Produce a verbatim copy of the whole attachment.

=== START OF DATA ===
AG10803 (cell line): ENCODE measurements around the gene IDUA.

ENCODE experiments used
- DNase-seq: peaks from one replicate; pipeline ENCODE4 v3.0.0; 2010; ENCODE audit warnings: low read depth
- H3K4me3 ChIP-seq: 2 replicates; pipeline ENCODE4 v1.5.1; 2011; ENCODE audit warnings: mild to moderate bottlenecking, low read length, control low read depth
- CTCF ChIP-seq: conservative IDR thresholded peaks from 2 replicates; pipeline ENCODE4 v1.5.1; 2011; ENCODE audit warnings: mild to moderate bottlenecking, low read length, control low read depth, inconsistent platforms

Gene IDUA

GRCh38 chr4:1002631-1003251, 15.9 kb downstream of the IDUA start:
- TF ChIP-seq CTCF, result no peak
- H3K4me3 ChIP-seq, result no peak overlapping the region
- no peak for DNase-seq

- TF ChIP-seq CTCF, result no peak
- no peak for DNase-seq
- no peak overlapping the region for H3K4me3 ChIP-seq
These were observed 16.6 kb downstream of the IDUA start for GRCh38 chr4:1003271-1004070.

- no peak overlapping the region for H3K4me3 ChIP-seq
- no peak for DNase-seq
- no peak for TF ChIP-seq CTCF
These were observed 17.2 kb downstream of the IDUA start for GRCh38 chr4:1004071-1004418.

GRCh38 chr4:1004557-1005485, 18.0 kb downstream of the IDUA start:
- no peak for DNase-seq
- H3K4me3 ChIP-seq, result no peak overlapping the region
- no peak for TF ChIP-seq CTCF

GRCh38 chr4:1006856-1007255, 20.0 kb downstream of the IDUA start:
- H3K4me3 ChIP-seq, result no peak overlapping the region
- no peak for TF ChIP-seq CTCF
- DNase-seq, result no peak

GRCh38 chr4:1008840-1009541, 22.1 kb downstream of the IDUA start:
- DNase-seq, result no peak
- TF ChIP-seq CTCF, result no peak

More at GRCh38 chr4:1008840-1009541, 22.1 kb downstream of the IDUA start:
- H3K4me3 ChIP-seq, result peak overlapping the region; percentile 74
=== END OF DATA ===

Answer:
AG10803 (cell line): ENCODE measurements around the gene IDUA.

ENCODE experiments used
- DNase-seq: peaks from one replicate; pipeline ENCODE4 v3.0.0; 2010; ENCODE audit warnings: low read depth
- H3K4me3 ChIP-seq: 2 replicates; pipeline ENCODE4 v1.5.1; 2011; ENCODE audit warnings: mild to moderate bottlenecking, low read length, control low read depth
- CTCF ChIP-seq: conservative IDR thresholded peaks from 2 replicates; pipeline ENCODE4 v1.5.1; 2011; ENCODE audit warnings: mild to moderate bottlenecking, low read length, control low read depth, inconsistent platforms

Gene IDUA

GRCh38 chr4:1002631-1003251, 15.9 kb downstream of the IDUA start:
- TF ChIP-seq CTCF, result no peak
- H3K4me3 ChIP-seq, result no peak overlapping the region
- no peak for DNase-seq

- TF ChIP-seq CTCF, result no peak
- no peak for DNase-seq
- no peak overlapping the region for H3K4me3 ChIP-seq
These were observed 16.6 kb downstream of the IDUA start for GRCh38 chr4:1003271-1004070.

- no peak overlapping the region for H3K4me3 ChIP-seq
- no peak for DNase-seq
- no peak for TF ChIP-seq CTCF
These were observed 17.2 kb downstream of the IDUA start for GRCh38 chr4:1004071-1004418.

GRCh38 chr4:1004557-1005485, 18.0 kb downstream of the IDUA start:
- no peak for DNase-seq
- H3K4me3 ChIP-seq, result no peak overlapping the region
- no peak for TF ChIP-seq CTCF

GRCh38 chr4:1006856-1007255, 20.0 kb downstream of the IDUA start:
- H3K4me3 ChIP-seq, result no peak overlapping the region
- no peak for TF ChIP-seq CTCF
- DNase-seq, result no peak

GRCh38 chr4:1008840-1009541, 22.1 kb downstream of the IDUA start:
- DNase-seq, result no peak
- TF ChIP-seq CTCF, result no peak

More at GRCh38 chr4:1008840-1009541, 22.1 kb downstream of the IDUA start:
- H3K4me3 ChIP-seq, result peak overlapping the region; percentile 74